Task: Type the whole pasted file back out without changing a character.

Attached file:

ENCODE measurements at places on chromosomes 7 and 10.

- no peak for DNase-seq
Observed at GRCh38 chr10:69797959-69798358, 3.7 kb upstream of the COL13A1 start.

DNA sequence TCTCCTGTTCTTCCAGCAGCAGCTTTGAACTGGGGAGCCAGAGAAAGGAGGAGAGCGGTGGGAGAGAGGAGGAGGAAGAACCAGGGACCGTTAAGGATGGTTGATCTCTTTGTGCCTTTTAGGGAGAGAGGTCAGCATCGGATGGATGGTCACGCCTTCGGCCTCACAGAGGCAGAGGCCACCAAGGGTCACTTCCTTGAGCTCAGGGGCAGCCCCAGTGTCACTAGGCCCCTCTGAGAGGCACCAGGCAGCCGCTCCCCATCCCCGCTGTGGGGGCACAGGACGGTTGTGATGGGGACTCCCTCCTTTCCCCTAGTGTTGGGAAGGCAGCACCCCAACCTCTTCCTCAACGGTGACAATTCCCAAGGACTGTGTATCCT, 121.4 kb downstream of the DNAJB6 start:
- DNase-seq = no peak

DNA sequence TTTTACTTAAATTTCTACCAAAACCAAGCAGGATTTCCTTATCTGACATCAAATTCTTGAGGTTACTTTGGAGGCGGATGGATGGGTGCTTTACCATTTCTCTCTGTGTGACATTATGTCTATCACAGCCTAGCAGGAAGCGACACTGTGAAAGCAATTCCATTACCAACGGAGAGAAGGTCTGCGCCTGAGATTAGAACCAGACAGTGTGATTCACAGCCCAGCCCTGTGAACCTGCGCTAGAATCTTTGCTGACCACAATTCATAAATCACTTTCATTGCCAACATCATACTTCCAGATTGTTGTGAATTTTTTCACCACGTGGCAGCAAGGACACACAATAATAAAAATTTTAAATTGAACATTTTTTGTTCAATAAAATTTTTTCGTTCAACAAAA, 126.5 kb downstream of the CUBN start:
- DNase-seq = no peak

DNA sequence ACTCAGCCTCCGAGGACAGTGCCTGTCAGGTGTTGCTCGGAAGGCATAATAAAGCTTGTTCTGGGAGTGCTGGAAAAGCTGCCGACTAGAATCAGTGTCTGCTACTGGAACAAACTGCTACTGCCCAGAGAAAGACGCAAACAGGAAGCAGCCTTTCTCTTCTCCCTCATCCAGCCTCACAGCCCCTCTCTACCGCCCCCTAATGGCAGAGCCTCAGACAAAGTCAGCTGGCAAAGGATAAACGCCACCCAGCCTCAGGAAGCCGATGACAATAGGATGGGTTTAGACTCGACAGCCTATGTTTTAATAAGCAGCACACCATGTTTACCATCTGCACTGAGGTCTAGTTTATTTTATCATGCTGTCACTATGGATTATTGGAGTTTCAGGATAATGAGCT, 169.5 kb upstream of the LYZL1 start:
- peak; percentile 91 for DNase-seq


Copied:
ENCODE measurements at places on chromosomes 7 and 10.

- no peak for DNase-seq
Observed at GRCh38 chr10:69797959-69798358, 3.7 kb upstream of the COL13A1 start.

DNA sequence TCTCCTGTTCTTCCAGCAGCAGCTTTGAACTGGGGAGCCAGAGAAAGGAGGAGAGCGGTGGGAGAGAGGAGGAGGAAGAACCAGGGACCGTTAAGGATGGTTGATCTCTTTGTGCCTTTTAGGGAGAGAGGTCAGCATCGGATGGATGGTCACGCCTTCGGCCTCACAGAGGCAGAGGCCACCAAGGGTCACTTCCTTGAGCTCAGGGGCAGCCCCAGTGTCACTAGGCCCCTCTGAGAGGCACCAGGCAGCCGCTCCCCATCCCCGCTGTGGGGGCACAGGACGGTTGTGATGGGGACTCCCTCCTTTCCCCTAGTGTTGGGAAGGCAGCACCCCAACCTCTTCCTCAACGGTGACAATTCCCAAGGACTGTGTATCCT, 121.4 kb downstream of the DNAJB6 start:
- DNase-seq = no peak

DNA sequence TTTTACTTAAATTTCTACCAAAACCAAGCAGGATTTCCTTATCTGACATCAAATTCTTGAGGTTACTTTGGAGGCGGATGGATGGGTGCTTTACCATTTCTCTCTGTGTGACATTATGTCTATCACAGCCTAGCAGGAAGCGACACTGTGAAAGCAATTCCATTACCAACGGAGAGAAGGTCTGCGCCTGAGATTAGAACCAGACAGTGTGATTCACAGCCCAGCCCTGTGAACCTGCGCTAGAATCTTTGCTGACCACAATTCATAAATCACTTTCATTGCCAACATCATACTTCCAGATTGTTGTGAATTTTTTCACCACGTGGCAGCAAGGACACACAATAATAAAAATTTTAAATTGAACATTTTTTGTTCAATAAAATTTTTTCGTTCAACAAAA, 126.5 kb downstream of the CUBN start:
- DNase-seq = no peak

DNA sequence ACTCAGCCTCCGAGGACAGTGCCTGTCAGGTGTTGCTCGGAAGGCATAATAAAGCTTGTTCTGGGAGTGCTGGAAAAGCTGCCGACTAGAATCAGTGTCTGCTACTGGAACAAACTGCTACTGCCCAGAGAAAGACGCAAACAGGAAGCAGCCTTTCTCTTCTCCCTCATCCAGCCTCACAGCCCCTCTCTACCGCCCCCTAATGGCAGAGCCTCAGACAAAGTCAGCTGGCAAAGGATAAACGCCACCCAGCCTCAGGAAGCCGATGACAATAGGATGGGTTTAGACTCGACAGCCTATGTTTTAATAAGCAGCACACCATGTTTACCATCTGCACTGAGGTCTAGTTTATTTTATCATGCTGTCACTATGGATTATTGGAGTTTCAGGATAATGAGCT, 169.5 kb upstream of the LYZL1 start:
- peak; percentile 91 for DNase-seq